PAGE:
Treatment Changes More Common in NMOSD Patients with Relapses

Research could help ID those whose lives may benefit from changes in treatment

Margarida Maia, PhD avatar

by Margarida Maia, PhD |

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People with neuromyelitis optica spectrum disorder (NMOSD) who experience relapses are three times more likely to change their treatment regimen than those who have no relapses, a study found.

Researchers also observed that people who experienced optic neuritis with or without brain symptoms, those with shorter disease duration, and people with a coexisting (comorbid) autoimmune disease also were more likely to make changes in treatment.

Optic neuritis is a common symptom of NMOSD that refers to inflammation of the optic nerve, the nerve that sends information from the eyes to the brain.

“Such findings may facilitate the identification of patients with NMOSD who are likely to benefit from treatment change to reduce relapse risk or disease burden and enhance the quality of life,” the researchers wrote.

The study, “Clinical and epidemiological correlates of treatment change in patients with NMOSD: insights from the CIRCLES cohort,” was published in the Journal of Neurology.

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NMOSD is characterized by the body’s own immune system mistakenly attacking cells of the spinal cord and optic nerve, although regions from the brain can also be damaged.

In most patients, NMOSD has a relapsing-remitting disease course, in which periods of symptom worsening called relapses are interspersed by periods of remission where symptoms ease or go away entirely.

Some relapses in NMOSD can be severe and cause lasting damage, but a number of therapies can help prevent future relapses from occurring.

Yet, factors that impact treatment decisions in NMOSD are not well understood, although “changing maintenance therapy in NMOSD is always an important consideration for patients with inadequate control of disease activity,” the researchers wrote.

To know more, a team of researchers in the U.S. examined data from people with NMOSD who participated in the Collaborative International Research in Clinical and Longitudinal Experience Study (CIRCLES) program, an observation study collecting standardized clinical data and biological samples from NMOSD patients over time.

A total of 542 patients with at least 60 days of follow-up data in CIRCLES were included in the analysis. Most (81.9%) had been diagnosed with the disease for one year or longer, and the majority were female (86.5%), white (57.4%), and positive for antibodies against the aquaporin 4 protein (83.9%). Their median follow-up was 2.22 years.

About one in four patients (28.2%) also had a concomitant autoimmune disease, such as lupus, Sjögren’s syndrome, rheumatoid arthritis, or myasthenia gravis. The majority of patients were receiving treatments that are commonly used off-label in NMOSD, including rituximab, mycophenolate mofetil, steroids, azathioprine, and tocilizumab.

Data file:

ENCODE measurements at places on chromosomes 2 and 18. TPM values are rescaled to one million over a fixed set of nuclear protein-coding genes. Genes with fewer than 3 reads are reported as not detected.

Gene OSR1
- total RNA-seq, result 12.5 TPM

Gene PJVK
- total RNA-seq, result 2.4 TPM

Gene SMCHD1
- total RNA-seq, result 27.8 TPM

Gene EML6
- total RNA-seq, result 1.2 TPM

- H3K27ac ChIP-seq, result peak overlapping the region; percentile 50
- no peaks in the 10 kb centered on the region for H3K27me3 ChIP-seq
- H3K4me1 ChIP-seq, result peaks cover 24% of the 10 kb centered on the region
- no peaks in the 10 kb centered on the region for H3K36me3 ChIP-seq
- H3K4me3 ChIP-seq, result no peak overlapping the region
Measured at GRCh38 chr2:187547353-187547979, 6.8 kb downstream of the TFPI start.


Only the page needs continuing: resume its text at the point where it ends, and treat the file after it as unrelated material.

Treatment changes

Over the course of the study, 133 patients (24.5%) changed their treatment at least once. People who experienced optic neuritis and/or symptoms related to brain damage were more likely to make changes in treatment, as were those who had the disease for less than one year or a comorbid autoimmune disease.

A total of 292 relapses were reported in 171 patients during the study. Those who experienced a relapse had a 2.91 times higher risk of changing their treatment compared with patients without relapses. People who reported more than 0.75 relapses per year, on average, before entering the study had their risk increased by 2.28 times.

The symptoms that appeared during a relapse also impacted treatment changes. For example, patients who experienced optic neuritis and/or symptoms related to brain damage had the highest risk of changing treatment — 5.49 times higher compared with patients without a relapse.

This was closely followed by relapses involving optic neuritis and transverse myelitis (spinal cord inflammation), without or without symptoms of brain involvement — who had a 5.38 higher risk.

The researchers also examined treatment changes in the 320 people received two or more doses of rituximab at some point during the study. In this group, 30.6% of patients experienced at least one relapse and only 14.1% changed their treatment.

“This finding suggests that patients on rituximab are less likely to change therapy than is the overall study population,” the researchers wrote.

Similar to previous results with all therapies, experiencing a relapse, reporting a mean annual relapse rate greater than 0.75, and having a comorbid autoimmune disease were all linked to a shorter time to first rituximab discontinuation.

“These findings may help facilitate identifying determinants or predictors of treatment change and aid in optimizing therapy to reduce disease burden and enhance quality of life in patients with NMOSD,” the researchers concluded.